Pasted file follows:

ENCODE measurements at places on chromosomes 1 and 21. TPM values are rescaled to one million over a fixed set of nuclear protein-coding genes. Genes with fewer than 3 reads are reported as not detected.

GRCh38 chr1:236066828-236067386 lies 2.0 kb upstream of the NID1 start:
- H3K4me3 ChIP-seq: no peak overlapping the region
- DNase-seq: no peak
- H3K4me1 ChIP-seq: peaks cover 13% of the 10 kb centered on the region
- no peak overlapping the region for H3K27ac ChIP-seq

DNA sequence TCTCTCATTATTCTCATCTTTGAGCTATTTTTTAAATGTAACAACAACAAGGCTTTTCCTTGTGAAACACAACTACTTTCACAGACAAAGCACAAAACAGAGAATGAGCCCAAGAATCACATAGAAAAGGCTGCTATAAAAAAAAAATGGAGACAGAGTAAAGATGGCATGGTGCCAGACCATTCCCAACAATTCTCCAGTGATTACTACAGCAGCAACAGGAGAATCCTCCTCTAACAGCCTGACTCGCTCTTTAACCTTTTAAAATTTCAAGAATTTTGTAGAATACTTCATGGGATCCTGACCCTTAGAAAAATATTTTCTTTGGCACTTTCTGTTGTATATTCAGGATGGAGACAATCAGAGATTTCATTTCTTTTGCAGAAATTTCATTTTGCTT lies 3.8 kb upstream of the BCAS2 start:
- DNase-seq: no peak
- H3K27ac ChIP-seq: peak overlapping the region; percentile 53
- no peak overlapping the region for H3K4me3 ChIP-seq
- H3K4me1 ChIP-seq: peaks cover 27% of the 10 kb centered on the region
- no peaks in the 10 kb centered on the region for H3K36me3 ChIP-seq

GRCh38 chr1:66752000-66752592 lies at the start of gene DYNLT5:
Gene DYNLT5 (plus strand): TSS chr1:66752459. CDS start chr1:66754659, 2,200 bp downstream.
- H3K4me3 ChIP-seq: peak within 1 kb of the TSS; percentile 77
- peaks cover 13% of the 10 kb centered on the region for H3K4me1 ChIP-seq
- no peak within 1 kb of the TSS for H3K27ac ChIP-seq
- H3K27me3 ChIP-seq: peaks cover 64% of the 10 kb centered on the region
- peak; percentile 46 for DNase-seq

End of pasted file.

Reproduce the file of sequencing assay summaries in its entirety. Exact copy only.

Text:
ENCODE measurements at places on chromosomes 1 and 21. TPM values are rescaled to one million over a fixed set of nuclear protein-coding genes. Genes with fewer than 3 reads are reported as not detected.

GRCh38 chr1:236066828-236067386 lies 2.0 kb upstream of the NID1 start:
- H3K4me3 ChIP-seq: no peak overlapping the region
- DNase-seq: no peak
- H3K4me1 ChIP-seq: peaks cover 13% of the 10 kb centered on the region
- no peak overlapping the region for H3K27ac ChIP-seq

DNA sequence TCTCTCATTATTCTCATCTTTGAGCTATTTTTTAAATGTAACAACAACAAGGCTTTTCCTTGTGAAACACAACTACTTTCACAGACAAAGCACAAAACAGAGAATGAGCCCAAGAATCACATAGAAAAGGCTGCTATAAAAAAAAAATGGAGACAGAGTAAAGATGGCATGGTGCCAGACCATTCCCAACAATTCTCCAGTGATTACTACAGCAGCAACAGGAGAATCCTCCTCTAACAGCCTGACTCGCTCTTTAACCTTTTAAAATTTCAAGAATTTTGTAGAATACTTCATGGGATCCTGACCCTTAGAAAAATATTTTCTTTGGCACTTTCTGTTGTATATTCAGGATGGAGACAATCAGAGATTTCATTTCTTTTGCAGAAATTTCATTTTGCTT lies 3.8 kb upstream of the BCAS2 start:
- DNase-seq: no peak
- H3K27ac ChIP-seq: peak overlapping the region; percentile 53
- no peak overlapping the region for H3K4me3 ChIP-seq
- H3K4me1 ChIP-seq: peaks cover 27% of the 10 kb centered on the region
- no peaks in the 10 kb centered on the region for H3K36me3 ChIP-seq

GRCh38 chr1:66752000-66752592 lies at the start of gene DYNLT5:
Gene DYNLT5 (plus strand): TSS chr1:66752459. CDS start chr1:66754659, 2,200 bp downstream.
- H3K4me3 ChIP-seq: peak within 1 kb of the TSS; percentile 77
- peaks cover 13% of the 10 kb centered on the region for H3K4me1 ChIP-seq
- no peak within 1 kb of the TSS for H3K27ac ChIP-seq
- H3K27me3 ChIP-seq: peaks cover 64% of the 10 kb centered on the region
- peak; percentile 46 for DNase-seq